Recently on the r/dotnet Reddit community, a new post has been published with an alarming title: Does Moq in it's latest version extract and send my email to the cloud via SponsorLink?.
Since then, there have been a lot of discussions around it, but what is this all about?
To gain a proper understanding of the situation, let's begin by providing an overview of Moq itself.
was is a popular .NET mocking library that has accumulated over 475.7 million downloads as of now.
For more than 10 years, Daniel Cazzulino (or
@ksu) has been diligently building and refining it.
When comparing it to one of its most well-known alternatives, NSubstitute, which has "only" reached 85.6 million downloads, it is fair to say that Moq is the most widely used mocking library in the .NET ecosystem.
Earlier this year,
@ksu released a new project named SponsorLink in a blog post named SponsorLink: trying something new-ish for OSS sustainability.
The primary objective of this project, as outlined by the author, is to establish a direct connection between projects and your GitHub account:
So the goal of SponsorLink is to connect in the most direct way possible your sponsorship with your library author’ sponsor account. And since the place where you spend most of the time enjoying your fellow developers’ open source projects is inside an IDE (..), I figured that’s the first place where you should be reminded that either
This approach allows sponsors of a GitHub library through the GitHub Sponsorship program to potentially access additional features, receive thank-you messages within their IDE, or more.
However, an alternative perspective on SponsorLink, albeit less flattering, is that the project is capable of identifying individuals running a project containing it by transmitting their email addresses to the cloud.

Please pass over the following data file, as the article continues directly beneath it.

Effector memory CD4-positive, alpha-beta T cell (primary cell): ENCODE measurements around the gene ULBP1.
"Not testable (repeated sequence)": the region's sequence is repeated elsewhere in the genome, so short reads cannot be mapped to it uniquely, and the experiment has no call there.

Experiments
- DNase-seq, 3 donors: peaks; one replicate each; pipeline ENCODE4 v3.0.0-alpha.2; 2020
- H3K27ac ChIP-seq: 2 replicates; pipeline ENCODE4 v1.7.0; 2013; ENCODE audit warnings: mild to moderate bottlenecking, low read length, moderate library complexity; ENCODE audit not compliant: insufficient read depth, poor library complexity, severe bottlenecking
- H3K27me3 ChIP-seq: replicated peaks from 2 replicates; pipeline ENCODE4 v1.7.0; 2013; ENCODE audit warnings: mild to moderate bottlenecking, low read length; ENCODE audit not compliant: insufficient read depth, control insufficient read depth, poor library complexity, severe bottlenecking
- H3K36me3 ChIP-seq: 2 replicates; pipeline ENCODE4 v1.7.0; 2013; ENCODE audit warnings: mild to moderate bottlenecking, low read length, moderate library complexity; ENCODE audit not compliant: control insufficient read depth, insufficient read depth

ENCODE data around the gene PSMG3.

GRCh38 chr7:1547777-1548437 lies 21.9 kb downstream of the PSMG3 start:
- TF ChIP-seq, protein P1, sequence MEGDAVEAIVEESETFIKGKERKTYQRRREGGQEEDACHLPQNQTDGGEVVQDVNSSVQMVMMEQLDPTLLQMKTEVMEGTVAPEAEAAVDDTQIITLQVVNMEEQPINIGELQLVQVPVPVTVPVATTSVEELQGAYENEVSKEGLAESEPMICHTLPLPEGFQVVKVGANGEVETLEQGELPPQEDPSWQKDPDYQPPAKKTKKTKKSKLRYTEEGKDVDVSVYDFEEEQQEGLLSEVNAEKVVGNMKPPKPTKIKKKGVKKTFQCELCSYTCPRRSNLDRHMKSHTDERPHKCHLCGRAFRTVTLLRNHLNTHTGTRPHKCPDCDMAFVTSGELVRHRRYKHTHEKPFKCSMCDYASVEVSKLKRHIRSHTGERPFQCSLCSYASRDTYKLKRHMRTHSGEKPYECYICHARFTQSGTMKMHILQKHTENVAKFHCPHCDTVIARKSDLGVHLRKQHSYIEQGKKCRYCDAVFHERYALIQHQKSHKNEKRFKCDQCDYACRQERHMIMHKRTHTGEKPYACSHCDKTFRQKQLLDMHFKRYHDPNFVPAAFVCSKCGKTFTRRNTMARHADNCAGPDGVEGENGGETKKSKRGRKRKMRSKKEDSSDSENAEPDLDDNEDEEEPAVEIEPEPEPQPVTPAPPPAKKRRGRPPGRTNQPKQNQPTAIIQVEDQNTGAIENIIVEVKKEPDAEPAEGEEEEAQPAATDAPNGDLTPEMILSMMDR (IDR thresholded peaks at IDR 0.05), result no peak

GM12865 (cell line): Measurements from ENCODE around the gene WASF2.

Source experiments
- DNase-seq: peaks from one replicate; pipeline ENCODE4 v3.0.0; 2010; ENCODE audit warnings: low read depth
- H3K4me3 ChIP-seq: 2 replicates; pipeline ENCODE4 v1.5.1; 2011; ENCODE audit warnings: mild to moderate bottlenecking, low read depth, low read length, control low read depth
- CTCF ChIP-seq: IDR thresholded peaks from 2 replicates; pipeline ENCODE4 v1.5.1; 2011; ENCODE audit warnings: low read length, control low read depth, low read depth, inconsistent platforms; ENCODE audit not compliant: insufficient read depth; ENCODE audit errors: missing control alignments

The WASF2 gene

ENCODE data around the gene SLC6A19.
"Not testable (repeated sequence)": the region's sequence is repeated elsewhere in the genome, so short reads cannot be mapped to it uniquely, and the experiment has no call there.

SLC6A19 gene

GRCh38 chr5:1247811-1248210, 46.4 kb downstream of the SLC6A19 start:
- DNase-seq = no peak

Worse: it doesn't merely capture your email address; it also extracts all email addresses present in the git history of your project. Depending on your project's lifespan, this could involve a significant number of addresses.
Claims have been made that these addresses are hashed and so forth, but the DLL is closed-source and obfuscated. Given the nature of this project, such practices raise suspicions, to say the least.
In the blog post itself, people raised concerns about its ethical considerations:
By now, you have likely guessed what went awry.
A couple of days ago,
@kzu submitted a Pull Request, announcing that SponsorLink was now integrated into Moq, thereby harvesting email addresses of the developers utilizing it in their projects:
This Pull Request received a largely negative reception and prompted a significant number of projects to replace Moq within their codebases.
Shortly after, various issues raising privacy concerns has been opened:
There's a related discussion on Reddit: https://www.reddit.com/r/dotnet/comments/15ljdcc/does_moq_in_its_latest_version_extract_and_send/
It seems that starting from version 4.20, SponsorLink is included. This is a closed-source project, provided as a dll with obfuscated code, which seems to at least scan local data (git config?) and sends the hashed email of the current developer to a cloud service. The scanning is provided as a .NET analyzer tool, which runs during the build. There is no option to disable this.
I can understand the reasoning behind it, but this is honestly pretty scary from a privacy standpoint.
Any chance this can be reverted?
This update has some questionable points such as collecting the user's data by default without an opt-in/out option (defying GDPR) or adding closed source and obfuscated add-on without any consent of the community.
For now, it seems that people are running away from it and companies are blocking the library. Some are also reporting the 4.20 version, which introduced SponsorLink.
However, it's important to also take into account the perspective of the maintainer, especially given the challenging landscape many open-source maintainers face in sustaining their projects. Open-source maintainers often struggle to find sustainable ways of supporting their work.
In a new issue, the maintainer of Moq expresses the desire to gather feedback on how their Open Source projects could receive better support:
Trying to aggregate the various issues into one to collect feedback.
I invite everyone to read the SponsorLink announcement to understand the intention behind it. No nefarious purpose, I promise!
With that in mind, I'm obviously open to suggestions that help achieve both your goals and mine :)
NOTE: 4.20.2 removes SponsorLink since it breaks MacOS/Linux restore. I'll take the opportunity to collect more feedback. The underlying issue still needs addressing, IMHO.
Despite the apparent goodwill, SponsorLink remains included in Moq as of now and, I think, its reputation permanently damaged as the implicit trust most people had in it has been broken.
If you are more of a listener than a reader, check out @elfocrash video on the subject, who did a great job summarizing everything:
I hope that you learnt something useful there!